At Latheron on the A99 take the A9 north. The standing stones are on the rise immediately on your right. One of the stones can be seen from the road when heading towards Latheron.
Time was against us (as ever) and parking on the busy A9 is far from easy although we managed to pull over at a field gate. From here the standing stones can’t be seen so I walked up the field to the higher ground on my right.
As I reached the higher ground the first stone came into view – it is massive!
I assume it was used as some sort of marker for seafarers? It is certainly prominent!
Given the size of both stones I was surprised that I couldn’t see the second stone.
I didn’t have time to get ‘close up and personal’ with the stone I could see so perhaps the second stone is visible from the first? Or perhaps I was looking the wrong way?
Either way, this is a place I would like to re-visit when I have more time. The standing stone I saw is huge and well worth stopping off to see.
I think the following strange story probably relates to the chambered cairn here?
The Druid of Ach a' bheannaich (i.e. The Druid of the Mound of Blessing or Salutation).
At a short distance to the east of the "Druidical" stones at Acha'bheannaich, parish of Latheron, Caithness, there is a cairn overgrown with heather. In the middle of this cairn there is a small enclosure that closely resembles one of the "Druidical" altars that one may see in various parts of the Highlands. I visited this "Druidical" fane in the winter of 1874. The following legend associated with this tumulus was related to me by one of the Caithness ministers, an intimate friend, now deceased:
"When the principal Druid of that district had become so old and infirm that he could no longer perform the functions of his office, he was burnt alive on this altar as a sacrifice. While he was being offered, the young Druid who had been appointed his successor in office kept going round in the altar-smoke - ex fumo dare lucem-- that he might catch the spirit of his predecessor as it took its flight."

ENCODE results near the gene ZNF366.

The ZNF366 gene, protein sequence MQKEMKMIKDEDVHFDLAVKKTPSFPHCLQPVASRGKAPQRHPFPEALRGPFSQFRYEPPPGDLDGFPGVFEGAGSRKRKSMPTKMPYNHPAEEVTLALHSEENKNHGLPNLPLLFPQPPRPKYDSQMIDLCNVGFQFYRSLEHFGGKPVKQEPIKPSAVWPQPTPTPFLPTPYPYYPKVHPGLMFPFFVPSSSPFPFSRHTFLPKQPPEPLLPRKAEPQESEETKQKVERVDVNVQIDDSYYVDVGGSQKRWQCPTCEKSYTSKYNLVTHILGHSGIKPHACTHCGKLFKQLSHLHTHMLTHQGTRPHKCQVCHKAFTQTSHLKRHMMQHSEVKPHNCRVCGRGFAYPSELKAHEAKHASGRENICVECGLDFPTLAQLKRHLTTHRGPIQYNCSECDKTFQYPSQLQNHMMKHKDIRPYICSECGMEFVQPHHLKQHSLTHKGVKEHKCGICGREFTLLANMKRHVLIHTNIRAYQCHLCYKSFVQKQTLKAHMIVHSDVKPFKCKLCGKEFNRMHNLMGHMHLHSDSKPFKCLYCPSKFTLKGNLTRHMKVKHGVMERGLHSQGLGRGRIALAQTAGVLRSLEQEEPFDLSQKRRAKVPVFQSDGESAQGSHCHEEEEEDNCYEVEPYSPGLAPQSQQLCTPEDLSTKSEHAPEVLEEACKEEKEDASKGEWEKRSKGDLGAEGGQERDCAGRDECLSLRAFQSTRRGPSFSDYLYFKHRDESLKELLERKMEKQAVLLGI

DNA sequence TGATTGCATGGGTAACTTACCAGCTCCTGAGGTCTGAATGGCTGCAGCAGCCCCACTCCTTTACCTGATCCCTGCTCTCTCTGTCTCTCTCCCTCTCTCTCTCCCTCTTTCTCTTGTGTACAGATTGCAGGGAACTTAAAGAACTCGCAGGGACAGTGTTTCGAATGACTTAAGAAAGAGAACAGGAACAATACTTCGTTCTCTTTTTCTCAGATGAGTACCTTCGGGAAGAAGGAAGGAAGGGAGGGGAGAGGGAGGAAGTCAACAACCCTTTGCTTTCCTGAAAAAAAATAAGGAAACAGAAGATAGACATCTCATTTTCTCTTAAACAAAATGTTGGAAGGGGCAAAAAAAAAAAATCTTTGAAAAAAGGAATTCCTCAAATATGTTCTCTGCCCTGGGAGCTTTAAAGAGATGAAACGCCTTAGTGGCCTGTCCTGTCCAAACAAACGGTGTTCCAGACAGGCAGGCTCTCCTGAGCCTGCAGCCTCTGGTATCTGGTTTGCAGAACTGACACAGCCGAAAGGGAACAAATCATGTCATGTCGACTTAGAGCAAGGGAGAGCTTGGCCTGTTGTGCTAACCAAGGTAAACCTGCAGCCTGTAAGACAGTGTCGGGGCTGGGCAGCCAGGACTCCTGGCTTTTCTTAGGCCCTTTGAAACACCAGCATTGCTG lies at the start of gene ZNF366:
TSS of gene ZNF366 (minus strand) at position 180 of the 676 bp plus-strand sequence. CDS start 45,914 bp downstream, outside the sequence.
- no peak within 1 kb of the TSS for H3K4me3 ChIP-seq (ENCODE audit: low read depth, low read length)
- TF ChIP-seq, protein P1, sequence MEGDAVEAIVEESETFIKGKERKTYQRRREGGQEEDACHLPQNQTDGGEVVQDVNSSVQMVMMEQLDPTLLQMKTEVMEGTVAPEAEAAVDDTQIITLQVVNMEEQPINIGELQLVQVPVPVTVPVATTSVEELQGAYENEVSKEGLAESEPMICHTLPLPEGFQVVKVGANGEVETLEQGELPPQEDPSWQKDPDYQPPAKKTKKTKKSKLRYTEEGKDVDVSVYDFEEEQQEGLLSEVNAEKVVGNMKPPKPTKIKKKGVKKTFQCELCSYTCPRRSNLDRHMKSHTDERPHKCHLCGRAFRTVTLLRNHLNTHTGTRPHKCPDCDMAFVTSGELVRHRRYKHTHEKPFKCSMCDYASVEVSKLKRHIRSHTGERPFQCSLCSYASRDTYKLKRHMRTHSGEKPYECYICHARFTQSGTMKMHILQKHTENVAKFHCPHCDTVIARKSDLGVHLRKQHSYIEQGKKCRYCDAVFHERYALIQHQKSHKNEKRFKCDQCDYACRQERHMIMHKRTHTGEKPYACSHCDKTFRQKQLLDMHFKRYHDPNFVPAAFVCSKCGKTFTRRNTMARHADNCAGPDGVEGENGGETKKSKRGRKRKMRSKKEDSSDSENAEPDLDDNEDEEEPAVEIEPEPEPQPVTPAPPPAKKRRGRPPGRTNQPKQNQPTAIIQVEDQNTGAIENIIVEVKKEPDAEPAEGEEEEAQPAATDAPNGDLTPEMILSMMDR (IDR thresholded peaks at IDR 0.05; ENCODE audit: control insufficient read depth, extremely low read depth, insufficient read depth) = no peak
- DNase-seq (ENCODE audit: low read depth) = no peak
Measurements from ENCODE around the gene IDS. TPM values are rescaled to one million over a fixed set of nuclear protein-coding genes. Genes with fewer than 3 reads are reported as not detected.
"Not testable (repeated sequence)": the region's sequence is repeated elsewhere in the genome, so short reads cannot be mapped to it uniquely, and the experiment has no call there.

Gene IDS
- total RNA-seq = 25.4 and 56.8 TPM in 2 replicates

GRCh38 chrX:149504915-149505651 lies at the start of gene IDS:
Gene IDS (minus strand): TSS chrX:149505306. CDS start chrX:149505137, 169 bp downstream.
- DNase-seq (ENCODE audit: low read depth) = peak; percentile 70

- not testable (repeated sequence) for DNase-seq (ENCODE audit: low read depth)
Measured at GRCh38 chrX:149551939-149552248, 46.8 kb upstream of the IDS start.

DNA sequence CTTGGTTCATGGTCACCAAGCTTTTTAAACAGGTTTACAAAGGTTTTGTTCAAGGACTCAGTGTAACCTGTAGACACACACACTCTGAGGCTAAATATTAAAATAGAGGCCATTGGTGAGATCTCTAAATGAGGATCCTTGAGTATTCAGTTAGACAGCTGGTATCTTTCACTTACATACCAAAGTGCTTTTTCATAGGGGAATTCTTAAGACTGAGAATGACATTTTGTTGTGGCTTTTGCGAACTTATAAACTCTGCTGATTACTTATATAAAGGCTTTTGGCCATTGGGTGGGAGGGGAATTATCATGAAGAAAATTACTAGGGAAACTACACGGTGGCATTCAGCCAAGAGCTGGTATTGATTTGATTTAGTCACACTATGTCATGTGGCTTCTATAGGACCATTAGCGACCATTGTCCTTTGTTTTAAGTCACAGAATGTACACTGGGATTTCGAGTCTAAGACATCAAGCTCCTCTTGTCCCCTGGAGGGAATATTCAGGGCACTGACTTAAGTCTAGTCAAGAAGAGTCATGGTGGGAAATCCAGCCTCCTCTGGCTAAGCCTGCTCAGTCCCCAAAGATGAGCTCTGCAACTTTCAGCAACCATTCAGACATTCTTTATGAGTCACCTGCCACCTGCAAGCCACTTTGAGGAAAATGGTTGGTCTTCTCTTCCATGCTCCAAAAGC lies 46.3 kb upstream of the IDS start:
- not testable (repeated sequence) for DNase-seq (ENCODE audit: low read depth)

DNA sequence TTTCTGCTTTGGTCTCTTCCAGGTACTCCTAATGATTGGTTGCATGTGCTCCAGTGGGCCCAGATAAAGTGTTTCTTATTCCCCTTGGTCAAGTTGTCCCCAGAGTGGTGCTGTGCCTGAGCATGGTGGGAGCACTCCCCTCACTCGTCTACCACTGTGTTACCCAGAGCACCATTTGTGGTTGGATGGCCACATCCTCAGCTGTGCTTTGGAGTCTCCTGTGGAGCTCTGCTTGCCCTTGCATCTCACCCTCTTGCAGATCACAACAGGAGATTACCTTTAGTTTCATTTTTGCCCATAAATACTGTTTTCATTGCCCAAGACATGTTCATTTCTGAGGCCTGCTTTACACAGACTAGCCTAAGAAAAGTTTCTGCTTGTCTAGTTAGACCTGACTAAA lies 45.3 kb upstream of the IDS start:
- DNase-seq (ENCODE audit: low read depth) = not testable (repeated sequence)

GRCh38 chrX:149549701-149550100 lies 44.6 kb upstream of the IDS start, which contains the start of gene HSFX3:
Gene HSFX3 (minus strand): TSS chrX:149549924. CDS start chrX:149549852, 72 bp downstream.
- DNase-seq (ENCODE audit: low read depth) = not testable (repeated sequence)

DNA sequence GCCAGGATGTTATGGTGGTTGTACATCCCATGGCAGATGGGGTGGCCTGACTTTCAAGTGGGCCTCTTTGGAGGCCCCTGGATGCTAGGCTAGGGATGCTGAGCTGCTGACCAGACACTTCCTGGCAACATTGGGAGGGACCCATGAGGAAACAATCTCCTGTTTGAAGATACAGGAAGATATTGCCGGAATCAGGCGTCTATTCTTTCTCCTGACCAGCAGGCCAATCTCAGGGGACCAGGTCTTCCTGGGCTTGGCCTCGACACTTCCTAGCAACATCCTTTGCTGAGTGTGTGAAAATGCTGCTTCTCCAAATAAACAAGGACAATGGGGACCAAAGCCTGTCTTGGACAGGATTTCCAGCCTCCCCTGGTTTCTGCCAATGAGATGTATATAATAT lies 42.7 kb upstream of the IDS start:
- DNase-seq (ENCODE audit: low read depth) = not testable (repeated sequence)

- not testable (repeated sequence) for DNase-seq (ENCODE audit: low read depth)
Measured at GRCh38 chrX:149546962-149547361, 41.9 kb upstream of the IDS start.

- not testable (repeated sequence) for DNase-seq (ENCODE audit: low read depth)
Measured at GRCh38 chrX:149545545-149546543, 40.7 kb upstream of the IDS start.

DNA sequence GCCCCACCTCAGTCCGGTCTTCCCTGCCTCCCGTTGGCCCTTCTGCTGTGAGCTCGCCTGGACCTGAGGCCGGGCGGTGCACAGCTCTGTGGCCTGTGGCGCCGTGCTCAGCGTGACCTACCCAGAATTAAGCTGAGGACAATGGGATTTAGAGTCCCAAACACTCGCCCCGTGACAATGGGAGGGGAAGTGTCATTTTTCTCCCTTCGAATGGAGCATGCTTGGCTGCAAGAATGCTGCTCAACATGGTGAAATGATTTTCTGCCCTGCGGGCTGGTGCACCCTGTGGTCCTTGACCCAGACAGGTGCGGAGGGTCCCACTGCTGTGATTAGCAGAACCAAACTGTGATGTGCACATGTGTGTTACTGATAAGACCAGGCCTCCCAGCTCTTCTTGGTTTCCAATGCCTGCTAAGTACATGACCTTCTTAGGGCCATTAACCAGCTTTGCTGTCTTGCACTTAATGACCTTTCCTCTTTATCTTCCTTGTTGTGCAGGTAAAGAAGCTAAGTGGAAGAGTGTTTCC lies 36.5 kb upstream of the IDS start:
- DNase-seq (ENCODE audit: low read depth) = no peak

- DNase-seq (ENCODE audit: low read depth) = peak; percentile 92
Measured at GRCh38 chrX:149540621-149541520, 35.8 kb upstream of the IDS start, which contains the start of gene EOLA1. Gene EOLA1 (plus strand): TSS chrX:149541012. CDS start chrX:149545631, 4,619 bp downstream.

Folklore from the Hebrides. III
Folklore, Vol. 9, No. 1. (Mar., 1898), pp. 84-93.
It's hard to know how to interpret it really. Humour? Pro-Christian propaganda? Real belief? Who knows.
Here there are "two turf-covered cairns some 13.0m in diameter and 1.0m high, very badly mutilated and robbed." In the centre of one cairn you can see three upright slabs, probably the remains of a chamber - maybe the other cairn had/has one too. (RCAHMS record).
The RCAHMS record says "A standing stone, rectangular in section and measuring 2ft by 1ft 2ins and 5ft 8ins high, facing NNW-SSE, stands in the corner of an enclosed wood some 200 yds ENE of the gamekeeper's house at Forse."
The Official Visitor in the 1960s wasn't too impressed and said they thought it was nothing more than a cattle-rubbing stone. However, the 1980s Visitor thought it had a good chance of being prehistoric.
According to the RCAHMS record, there are two stones here:
"A massive standing stone 12ft 8ins in height, quadrangular in section, with a circumference at base of over 12ft, and of 14ft at a height of 7ft; its upper end is pointed. The base appears to be bedded in rock which outcrops nearby."
"A large upright stone block which has been badly split from top to bottom. Facing NNW-SSE, it is almost 3ft thick and 4ft 10ins across its widest face."